Vertebrate Animals: Answer only the ‘Are Vertebrate Animals Used?’ question.

    Project Narrative:  Do not complete. Note: ASSIST screens will show an asterisk for this attachment indicating it is required. However, eRA systems only enforce this requirement in the Overall component and applications will not receive an error if omitted in other components.

    Project /Performance Site Location(s) (Techniques Development)

    List all performance sites that apply to the specific component.

    Note: The Project Performance Site form allows up to 300 sites, prior to using additional attachment for additional entries.

    Research & Related Senior/Key Person Profile (Techniques Development)

    • ·    In the Project Director/Principal Investigator section of the form, use Project Role of ‘Other’ with Category of ‘Core Lead’ and provide a valid eRA Commons ID in the Credential field.
    • ·    In the additional Senior/Key Profiles section, list Senior/Key persons that are working in the component.
    • ·    Include a single Biographical Sketch for each Senior/Key person listed in the application regardless of the number of components in which they participate. When a Senior/Key person is listed in multiple components, the Biographical Sketch can be included in any one component.
    • ·    If more than 100 Senior/Key persons are included in a component, the Additional Senior Key Person attachments should be used.   

    Budget (Techniques Development)

    Budget forms appropriate for the specific component will be included in the application package.

    Up to $100,000 per year (direct costs) may be budgeted for techniques development.

    Note: The R&R Budget form included in many of the component types allows for up to 100 Senior/Key Persons in section A and 100 Equipment Items in section C prior to using attachments for additional entries. All other SF424 (R&R) instructions apply.

    PHS 398 Research Plan (Techniques Development)

    Specific Aims:  Briefly describe overall strategies for techniques development to better serve the research community.

    Research Strategy: Describe the state of the technologies and expertise proposed and whether further enhancements would be required and/or warranted during the course of the project. Discuss plans for technology development, access, adaptation, and validation to better serve the rehabilitation research community. This may include plans to modify technologies and resources to make them more appropriate for specific clinical conditions, populations (e.g., children or minorities), or other specialized applications. Some validation studies may be appropriate, but large-scale studies and clinical trials are beyond the scope of these infrastructure grants and should be supported by other means.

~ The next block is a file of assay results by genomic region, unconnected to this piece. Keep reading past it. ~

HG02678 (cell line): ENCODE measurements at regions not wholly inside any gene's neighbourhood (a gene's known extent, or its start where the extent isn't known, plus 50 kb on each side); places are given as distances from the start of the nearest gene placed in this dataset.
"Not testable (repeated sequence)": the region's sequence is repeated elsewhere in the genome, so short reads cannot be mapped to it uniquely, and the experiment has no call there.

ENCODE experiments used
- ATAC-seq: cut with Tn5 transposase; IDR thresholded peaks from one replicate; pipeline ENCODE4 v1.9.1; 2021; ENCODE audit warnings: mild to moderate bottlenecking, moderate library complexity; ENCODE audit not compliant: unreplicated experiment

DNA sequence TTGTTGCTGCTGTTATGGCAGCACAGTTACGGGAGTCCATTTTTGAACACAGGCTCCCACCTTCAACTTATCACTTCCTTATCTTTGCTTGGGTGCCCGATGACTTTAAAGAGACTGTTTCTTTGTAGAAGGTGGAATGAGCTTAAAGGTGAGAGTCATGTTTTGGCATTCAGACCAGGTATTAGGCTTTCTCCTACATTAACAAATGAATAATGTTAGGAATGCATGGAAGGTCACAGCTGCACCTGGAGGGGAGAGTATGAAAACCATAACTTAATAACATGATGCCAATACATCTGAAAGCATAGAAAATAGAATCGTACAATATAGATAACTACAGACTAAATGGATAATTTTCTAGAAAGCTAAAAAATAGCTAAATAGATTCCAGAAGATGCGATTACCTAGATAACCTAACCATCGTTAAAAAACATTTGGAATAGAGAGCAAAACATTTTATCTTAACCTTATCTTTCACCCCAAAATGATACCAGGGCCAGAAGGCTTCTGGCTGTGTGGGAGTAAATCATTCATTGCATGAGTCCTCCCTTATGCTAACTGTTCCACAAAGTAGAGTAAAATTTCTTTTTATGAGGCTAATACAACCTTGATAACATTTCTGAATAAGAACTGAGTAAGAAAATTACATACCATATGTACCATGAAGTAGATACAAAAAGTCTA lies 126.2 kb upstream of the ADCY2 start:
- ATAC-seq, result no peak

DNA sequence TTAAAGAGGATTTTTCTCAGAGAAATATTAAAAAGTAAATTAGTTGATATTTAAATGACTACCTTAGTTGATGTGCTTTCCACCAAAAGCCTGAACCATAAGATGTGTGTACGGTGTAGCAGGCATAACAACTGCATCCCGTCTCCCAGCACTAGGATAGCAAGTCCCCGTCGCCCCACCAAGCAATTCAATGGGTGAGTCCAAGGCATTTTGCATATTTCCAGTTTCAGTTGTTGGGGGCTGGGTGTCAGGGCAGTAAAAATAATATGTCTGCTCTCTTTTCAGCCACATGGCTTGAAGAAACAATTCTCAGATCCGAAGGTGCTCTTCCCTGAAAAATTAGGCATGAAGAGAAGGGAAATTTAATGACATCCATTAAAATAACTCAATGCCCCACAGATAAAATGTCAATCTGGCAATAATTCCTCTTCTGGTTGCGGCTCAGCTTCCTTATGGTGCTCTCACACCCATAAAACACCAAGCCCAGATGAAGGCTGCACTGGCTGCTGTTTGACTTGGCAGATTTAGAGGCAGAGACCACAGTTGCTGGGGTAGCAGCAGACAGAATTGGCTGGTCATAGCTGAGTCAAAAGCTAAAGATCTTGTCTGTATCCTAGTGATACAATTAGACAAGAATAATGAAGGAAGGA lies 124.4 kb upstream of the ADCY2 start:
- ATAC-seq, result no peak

Letters of Support: Include any letters of support that are specific to this component.

    Resource Sharing Plan: Individuals are required to comply with the instructions for the Resource Sharing Plans as provided in the SF424 (R&R) Application Guide. The following modifications also apply:

    NICHD Plans for Sharing Human and Non-Human Data and/or Biospecimens 

    NICHD expects that data, biospecimens, and results of NICHD-funded research will be shared with the wider scientific community to the extent feasible and in a timely manner. NIH Data Sharing Policy expects the timely release and sharing of data to be no later than the acceptance for publication of the main findings from the final dataset. All NICHD applications, regardless of the amount of direct costs requested for any one year, must include a Sharing Plan that addresses sharing of data as well as biospecimens, if applicable. Ideally, this plan would include submitting data or biospecimens to an appropriate repository.  These plans will also be considered by program staff as award decisions are being made as appropriate and consistent with achieving the goals of the program. 

    Specifically, for human data, the NICHD encourages the use of the Data and Specimen Hub (DASH), a centralized resource for researchers to store and access de-identified data from studies funded by NICHD.  They can also submit information about the location and availability of biospecimens to DASH, if applicable.  Submission of data to the NICHD DASH is one way that grantees may meet the requirements of the NIH Data Sharing Policy and make study data available for secondary analyses. Information about DASH may be obtained at https://dash.nichd.nih.gov/

    If use of DASH is not feasible, NICHD expects awardees to share data and/or biospecimens through other equivalent broad-sharing data and/or biospecimen repositories. For projects generating large-scale human genetic data, applicants should provide a Provisional or Institutional Certification specifying whether the individual-level data can be shared through an NIH approved repository, such as dbGaP, in line with the NIH Genomic Data Sharing Policy (https://grants.nih.gov/grants/guide/notice-files/NOT-OD-14-124.html).